justin’s blog


museum exhibit or art installation
December 15, 2008, 9:47 pm
Filed under: Uncategorized

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fiber optics

i recently became aware of the incredibly blurred line between museum exhibit and art installation while visiting the Museum of Life and Science in Durham NC while on vacation. here are some photos of artistically relevant exhibits at the museum.

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glam-o-matic

in the first gallery of the museum was an exhibit by Steve Gerberich. its purpose was to show the power of sprockets, gears and other analogue devices. it was fascinating to look at and obviously educational. it, however, reminded me of the kinetic sculptures of Mark Zirpel displayed at the Jordan Schnitzer Museum of Art at the University of Oregon last fall. the only thing separating the two was context. while Steve’s pieces were quite kitschy, there was some reference to something much larger. his pieces glam-o-matic and cookie monster (missed actual titles) referenced our disposable, image based culture. it could be argued whether the aim of his pieces was purely for the enjoyment and education of small children or to create a culturally charged piece, but the interpretation is largely influenced by the fact that it is in a children’s science museum.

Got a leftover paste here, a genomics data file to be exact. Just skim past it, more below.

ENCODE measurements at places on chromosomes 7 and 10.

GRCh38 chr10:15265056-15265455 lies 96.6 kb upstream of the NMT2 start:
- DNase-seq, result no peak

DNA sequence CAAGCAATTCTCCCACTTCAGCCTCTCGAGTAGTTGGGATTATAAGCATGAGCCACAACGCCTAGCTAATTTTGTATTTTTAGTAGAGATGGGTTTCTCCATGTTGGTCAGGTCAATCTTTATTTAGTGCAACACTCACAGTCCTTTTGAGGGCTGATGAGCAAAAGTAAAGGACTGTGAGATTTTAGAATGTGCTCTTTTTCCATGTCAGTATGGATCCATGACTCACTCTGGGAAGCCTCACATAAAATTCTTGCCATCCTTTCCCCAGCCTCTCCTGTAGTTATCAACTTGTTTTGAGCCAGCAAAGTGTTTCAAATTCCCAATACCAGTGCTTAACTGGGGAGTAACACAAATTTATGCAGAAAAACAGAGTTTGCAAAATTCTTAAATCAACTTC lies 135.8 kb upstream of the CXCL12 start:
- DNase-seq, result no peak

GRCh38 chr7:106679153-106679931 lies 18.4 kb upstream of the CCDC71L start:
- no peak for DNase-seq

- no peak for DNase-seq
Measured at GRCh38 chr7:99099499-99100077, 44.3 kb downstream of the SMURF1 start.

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cookie monster

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“particle rain”

another piece that made me aware of this blurred line was this imitation of Camille Utterback’s Text Rain. a projector displays falling particles which interact with the shadow of the user. in this case, the exhibit lacked specific content or emotional reaction; it was purely to demonstrate a technology and entertain small children. but i was stunned that it was so similar to such a famous piece of art and yet it seemed so far removed sitting in an exhibit in a corner of a children’s science museum.

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“particle rain” 2

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sound experiment

the final exhibit used cameras to track the movements of people within a room and played sounds according to their location and movement. this was very similar to David Rokeby’s piece, a very nervous system. this piece varied a bit from Rokeby’s original form, but the technology was the same.

while the leap from art installation to science exhibit is hardly surprising in any of these cases as they demonstrate many principles of science, it is interesting how different they seem based on context and slight tweaks in content.

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sound experiment 2

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